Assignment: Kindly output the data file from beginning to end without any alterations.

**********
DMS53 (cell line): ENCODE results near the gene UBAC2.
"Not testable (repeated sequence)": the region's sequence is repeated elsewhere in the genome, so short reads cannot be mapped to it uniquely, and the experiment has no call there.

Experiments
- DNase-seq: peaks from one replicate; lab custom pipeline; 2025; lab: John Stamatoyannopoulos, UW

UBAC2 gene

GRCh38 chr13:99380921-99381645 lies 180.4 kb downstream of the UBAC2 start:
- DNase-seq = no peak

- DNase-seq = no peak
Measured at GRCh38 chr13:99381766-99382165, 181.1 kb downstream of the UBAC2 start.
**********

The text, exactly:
DMS53 (cell line): ENCODE results near the gene UBAC2.
"Not testable (repeated sequence)": the region's sequence is repeated elsewhere in the genome, so short reads cannot be mapped to it uniquely, and the experiment has no call there.

Experiments
- DNase-seq: peaks from one replicate; lab custom pipeline; 2025; lab: John Stamatoyannopoulos, UW

UBAC2 gene

GRCh38 chr13:99380921-99381645 lies 180.4 kb downstream of the UBAC2 start:
- DNase-seq = no peak

- DNase-seq = no peak
Measured at GRCh38 chr13:99381766-99382165, 181.1 kb downstream of the UBAC2 start.